We’re All a Little Biased, Even if We Don’t Know It

Oct 9, 2016

By Emily Badger

One of the newest chew toys in the presidential campaign is “implicit bias,” a term Mike Pence repeatedly took exception to in the vice-presidential debate on Tuesday.

Police officers hear all this badmouthing, said Mr. Pence, Donald J. Trump’s running mate, in response to a question about whether society demands too much of law enforcement. They hear politicians painting them with one broad brush, with disdain, with automatic cries of implicit bias. He criticized Hillary Clinton for saying, in the first presidential debate, that everyone experiences implicit bias. He suggested a black police officer who shoots a black civilian could not logically experience such bias.

“Senator, please,” Mr. Pence said, addressing his Democratic opponent, Tim Kaine, “enough of this seeking every opportunity to demean law enforcement broadly by making the accusation of implicit bias every time tragedy occurs.”


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4 comments on “We’re All a Little Biased, Even if We Don’t Know It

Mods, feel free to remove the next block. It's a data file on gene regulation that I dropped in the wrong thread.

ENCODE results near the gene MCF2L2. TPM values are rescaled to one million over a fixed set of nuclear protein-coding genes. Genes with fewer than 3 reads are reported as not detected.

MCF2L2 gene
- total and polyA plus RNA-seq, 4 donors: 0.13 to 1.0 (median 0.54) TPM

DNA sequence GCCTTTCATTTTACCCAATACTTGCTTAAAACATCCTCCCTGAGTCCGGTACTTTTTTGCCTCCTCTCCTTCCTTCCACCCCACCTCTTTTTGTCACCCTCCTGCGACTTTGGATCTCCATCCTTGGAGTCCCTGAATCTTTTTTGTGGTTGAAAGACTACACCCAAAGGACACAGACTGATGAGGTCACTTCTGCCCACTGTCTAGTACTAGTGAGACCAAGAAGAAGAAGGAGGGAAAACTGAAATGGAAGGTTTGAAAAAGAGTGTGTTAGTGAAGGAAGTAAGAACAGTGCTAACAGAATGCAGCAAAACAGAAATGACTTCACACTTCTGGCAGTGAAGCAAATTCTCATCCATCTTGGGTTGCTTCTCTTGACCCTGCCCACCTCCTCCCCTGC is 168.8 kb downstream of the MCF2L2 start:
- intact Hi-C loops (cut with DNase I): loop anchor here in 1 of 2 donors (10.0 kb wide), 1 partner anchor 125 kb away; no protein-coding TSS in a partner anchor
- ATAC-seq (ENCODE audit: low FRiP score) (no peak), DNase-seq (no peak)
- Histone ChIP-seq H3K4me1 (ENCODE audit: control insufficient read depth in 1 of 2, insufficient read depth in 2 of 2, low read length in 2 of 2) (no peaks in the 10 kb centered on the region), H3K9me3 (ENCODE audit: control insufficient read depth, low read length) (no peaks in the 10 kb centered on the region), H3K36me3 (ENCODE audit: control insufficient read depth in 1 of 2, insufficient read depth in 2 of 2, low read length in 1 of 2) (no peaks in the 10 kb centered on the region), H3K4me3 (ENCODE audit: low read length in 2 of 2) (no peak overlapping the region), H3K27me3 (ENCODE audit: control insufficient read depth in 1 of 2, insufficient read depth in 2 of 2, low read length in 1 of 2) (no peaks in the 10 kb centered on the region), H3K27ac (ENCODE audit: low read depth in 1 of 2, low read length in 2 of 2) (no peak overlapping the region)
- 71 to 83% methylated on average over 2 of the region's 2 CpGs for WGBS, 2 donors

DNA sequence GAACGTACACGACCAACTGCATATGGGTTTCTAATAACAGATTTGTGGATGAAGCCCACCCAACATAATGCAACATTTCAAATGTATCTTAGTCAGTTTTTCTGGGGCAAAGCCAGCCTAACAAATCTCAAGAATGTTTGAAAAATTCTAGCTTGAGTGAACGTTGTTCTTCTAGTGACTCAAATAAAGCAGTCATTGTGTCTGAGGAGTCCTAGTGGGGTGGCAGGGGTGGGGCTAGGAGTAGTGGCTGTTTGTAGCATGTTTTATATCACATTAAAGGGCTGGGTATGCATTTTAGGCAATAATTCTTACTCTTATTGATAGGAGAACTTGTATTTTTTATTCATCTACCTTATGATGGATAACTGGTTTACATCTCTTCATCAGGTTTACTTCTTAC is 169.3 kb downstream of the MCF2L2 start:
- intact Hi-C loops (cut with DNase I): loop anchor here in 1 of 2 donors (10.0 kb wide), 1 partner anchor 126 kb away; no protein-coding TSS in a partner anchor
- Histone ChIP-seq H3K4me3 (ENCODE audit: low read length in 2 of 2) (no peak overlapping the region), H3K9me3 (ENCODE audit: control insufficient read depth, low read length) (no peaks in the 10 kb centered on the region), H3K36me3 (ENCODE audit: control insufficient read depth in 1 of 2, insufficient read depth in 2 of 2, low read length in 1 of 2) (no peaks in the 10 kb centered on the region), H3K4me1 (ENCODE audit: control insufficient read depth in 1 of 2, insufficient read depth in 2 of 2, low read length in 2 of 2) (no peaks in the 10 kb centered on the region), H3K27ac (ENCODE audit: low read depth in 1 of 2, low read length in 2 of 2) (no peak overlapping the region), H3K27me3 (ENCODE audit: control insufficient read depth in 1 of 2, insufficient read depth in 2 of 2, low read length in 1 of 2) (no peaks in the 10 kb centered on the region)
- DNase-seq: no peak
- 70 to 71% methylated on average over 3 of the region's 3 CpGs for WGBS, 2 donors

• It is part of bias’ nature for the biased to be oblivious to their own. However, scientists should be acutely aware of and versed in the kinds of biases that they may be carrying. The knock that I have regarding “everyday Joe” is that the vast majority of people have zero idea that they could carry bias, unaware of how they can be manipulated, and aloof when it comes to the myriad types of bias, fallacy, and basics of logic/debate. Then, when I engage in a discussion/argument, they carry this into the engagement and it is like we are on two different planets.
    Mike Pence is a gaping asshole (so’s Tim Kaine), and to attribute any coherence or gravity to anything he (they) generate is akin to asking a blind person to describe a Monet painting instead of going to a museum and seeing it for yourself.



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  • “Senator, please,” Mr. Pence said, addressing his Democratic opponent, Tim Kaine, “enough of this seeking every opportunity to demean law enforcement broadly by making the accusation of implicit bias every time tragedy occurs.”
    The concept, in his words, came across as an insult, a put-down on par with branding police as racists. Many Americans may hear it as academic code for “racist.” But that connotation does not line up with scientific research on what implicit bias is and how it really operates.

    How does the concept of “implicit bias” operate in the chants of Black Lives Matter marchers? They explicitly brand police officers as racists and call for harsh, very harsh treatment of them whether through the judicial system or by “other” means. Why does Emily Badger think we are confused?



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